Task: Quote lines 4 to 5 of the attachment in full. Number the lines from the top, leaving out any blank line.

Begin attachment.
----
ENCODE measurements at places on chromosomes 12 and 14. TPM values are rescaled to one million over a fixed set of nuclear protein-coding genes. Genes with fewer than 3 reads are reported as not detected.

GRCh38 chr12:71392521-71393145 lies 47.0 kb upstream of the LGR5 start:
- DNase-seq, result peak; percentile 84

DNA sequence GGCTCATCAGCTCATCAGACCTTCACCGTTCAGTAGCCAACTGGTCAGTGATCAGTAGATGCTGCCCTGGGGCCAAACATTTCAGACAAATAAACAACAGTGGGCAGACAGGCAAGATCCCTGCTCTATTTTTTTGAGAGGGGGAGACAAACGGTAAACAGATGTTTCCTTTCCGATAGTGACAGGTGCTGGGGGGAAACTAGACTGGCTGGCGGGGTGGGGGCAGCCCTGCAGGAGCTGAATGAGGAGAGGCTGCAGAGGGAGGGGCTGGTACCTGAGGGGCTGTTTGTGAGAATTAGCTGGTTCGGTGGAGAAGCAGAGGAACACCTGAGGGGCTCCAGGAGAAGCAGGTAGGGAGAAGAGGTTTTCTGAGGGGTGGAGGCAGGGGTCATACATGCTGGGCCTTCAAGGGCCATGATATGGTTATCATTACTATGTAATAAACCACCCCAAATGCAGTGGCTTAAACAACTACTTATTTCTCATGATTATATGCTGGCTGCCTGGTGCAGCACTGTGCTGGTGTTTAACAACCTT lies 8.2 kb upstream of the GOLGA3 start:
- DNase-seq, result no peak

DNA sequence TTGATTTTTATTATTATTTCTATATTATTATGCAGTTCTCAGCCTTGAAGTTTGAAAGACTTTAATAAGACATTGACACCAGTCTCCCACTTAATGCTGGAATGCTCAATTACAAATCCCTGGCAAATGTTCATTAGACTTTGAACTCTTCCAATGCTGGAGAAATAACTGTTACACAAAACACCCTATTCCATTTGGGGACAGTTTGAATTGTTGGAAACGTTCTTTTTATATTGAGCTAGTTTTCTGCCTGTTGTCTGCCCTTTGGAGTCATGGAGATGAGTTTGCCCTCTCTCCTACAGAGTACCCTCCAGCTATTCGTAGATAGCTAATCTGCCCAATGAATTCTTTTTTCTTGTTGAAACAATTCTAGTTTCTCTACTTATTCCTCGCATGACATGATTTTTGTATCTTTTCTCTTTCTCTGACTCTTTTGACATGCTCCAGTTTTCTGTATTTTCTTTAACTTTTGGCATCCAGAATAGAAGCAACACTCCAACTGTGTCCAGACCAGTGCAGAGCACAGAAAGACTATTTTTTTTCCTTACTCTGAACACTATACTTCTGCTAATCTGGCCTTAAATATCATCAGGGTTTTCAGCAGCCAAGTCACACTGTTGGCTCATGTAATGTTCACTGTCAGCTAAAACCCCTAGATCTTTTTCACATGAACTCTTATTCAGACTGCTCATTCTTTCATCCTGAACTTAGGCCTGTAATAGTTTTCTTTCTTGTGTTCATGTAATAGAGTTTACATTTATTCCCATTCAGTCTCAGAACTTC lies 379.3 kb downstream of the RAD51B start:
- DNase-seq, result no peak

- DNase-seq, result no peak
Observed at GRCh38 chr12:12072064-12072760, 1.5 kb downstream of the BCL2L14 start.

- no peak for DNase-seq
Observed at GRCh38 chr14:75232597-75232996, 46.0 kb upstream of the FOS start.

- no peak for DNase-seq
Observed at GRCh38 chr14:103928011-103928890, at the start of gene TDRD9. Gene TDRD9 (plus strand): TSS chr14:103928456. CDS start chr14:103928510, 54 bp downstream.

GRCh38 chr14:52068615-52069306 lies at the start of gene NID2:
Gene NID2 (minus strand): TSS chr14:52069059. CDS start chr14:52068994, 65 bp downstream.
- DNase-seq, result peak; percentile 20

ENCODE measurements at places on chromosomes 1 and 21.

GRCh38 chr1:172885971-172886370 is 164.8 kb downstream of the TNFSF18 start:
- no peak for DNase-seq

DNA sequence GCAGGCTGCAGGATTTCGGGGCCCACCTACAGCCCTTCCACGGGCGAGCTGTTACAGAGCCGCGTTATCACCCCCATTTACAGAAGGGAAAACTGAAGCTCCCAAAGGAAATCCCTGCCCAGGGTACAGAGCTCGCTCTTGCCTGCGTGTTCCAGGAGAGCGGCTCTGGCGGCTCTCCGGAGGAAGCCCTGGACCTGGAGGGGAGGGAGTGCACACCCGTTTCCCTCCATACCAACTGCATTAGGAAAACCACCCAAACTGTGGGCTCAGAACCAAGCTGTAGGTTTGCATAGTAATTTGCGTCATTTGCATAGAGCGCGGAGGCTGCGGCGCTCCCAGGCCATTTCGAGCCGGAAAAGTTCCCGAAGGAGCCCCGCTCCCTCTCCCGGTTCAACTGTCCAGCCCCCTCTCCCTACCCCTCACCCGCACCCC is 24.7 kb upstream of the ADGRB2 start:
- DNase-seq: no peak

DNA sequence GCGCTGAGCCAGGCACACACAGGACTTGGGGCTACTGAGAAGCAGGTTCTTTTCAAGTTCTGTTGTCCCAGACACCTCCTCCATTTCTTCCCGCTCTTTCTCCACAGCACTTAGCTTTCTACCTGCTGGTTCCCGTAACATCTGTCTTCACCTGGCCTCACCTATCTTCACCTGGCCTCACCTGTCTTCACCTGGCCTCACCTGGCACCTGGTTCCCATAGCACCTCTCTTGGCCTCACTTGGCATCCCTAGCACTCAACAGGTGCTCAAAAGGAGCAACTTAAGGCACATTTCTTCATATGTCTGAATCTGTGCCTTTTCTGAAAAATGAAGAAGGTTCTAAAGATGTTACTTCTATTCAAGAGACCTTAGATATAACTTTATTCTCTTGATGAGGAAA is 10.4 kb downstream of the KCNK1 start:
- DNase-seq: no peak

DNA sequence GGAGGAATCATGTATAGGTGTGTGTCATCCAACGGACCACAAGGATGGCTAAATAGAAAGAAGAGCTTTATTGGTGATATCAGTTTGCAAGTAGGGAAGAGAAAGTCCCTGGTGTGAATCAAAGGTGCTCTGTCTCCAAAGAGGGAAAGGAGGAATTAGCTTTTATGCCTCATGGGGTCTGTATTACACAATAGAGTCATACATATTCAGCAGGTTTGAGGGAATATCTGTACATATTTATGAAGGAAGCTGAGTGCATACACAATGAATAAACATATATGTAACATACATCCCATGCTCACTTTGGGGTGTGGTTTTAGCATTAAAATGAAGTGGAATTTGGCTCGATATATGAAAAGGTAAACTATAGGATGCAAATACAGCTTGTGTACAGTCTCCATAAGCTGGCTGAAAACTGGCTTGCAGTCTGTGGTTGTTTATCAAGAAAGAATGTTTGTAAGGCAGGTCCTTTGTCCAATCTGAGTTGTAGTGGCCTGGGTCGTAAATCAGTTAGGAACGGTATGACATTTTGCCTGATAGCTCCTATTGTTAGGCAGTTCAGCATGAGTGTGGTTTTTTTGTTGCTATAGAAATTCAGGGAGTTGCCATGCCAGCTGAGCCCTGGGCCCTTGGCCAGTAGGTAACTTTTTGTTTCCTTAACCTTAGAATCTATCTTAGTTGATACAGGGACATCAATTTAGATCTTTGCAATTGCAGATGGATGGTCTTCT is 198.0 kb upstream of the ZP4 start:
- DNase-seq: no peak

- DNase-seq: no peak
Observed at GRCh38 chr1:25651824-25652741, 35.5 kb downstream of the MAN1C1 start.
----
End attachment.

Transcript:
DNA sequence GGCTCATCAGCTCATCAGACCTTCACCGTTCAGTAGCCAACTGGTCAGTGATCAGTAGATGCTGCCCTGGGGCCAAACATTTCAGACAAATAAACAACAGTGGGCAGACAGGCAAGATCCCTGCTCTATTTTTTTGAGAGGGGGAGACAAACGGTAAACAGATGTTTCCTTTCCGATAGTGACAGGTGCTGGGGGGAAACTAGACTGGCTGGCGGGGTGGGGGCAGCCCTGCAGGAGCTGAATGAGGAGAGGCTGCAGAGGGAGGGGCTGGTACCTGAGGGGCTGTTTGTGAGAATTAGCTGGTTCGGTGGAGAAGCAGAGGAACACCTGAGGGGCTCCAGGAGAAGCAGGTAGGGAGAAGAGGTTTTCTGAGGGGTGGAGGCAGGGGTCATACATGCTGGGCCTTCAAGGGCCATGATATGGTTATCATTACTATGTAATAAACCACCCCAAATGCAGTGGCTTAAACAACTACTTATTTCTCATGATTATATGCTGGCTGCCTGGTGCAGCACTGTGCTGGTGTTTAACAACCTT lies 8.2 kb upstream of the GOLGA3 start:
- DNase-seq, result no peak